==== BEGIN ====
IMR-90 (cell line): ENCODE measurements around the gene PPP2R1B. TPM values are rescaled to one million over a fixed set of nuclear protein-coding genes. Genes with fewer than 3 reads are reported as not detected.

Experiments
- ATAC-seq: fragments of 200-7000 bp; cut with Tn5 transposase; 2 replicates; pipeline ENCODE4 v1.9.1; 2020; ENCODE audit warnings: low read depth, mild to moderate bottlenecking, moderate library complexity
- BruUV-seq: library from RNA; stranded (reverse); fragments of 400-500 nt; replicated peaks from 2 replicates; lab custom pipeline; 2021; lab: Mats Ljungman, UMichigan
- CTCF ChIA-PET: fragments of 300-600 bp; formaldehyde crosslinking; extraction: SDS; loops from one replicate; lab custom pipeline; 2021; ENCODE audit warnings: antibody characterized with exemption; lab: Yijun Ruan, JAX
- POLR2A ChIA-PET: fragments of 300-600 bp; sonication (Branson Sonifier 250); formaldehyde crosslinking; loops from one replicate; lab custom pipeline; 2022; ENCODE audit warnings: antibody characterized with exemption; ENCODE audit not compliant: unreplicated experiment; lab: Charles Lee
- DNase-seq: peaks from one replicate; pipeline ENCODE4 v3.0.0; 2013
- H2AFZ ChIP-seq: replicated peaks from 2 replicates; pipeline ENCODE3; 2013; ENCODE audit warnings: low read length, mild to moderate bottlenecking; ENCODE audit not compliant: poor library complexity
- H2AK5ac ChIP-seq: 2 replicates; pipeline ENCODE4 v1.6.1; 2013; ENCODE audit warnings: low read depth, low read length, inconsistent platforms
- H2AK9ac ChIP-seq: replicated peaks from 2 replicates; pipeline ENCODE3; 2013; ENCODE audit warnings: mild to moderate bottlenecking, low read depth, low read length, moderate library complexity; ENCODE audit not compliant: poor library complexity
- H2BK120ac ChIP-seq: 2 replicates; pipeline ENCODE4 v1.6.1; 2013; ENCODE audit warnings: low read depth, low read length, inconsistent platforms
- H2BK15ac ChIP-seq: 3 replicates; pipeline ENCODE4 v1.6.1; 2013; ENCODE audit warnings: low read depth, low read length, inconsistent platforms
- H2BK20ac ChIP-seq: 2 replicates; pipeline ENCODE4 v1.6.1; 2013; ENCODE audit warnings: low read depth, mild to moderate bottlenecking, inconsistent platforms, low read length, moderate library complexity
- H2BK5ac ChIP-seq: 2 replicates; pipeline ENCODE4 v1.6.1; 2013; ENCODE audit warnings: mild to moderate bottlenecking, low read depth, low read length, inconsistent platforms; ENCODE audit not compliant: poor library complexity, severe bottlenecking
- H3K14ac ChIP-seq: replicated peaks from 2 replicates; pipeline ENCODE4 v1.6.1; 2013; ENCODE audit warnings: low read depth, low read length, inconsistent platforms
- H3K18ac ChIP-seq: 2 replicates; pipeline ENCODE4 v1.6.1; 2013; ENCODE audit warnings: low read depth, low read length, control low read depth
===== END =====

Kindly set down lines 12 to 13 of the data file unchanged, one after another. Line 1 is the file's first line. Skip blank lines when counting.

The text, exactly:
- H2BK15ac ChIP-seq: 3 replicates; pipeline ENCODE4 v1.6.1; 2013; ENCODE audit warnings: low read depth, low read length, inconsistent platforms
- H2BK20ac ChIP-seq: 2 replicates; pipeline ENCODE4 v1.6.1; 2013; ENCODE audit warnings: low read depth, mild to moderate bottlenecking, inconsistent platforms, low read length, moderate library complexity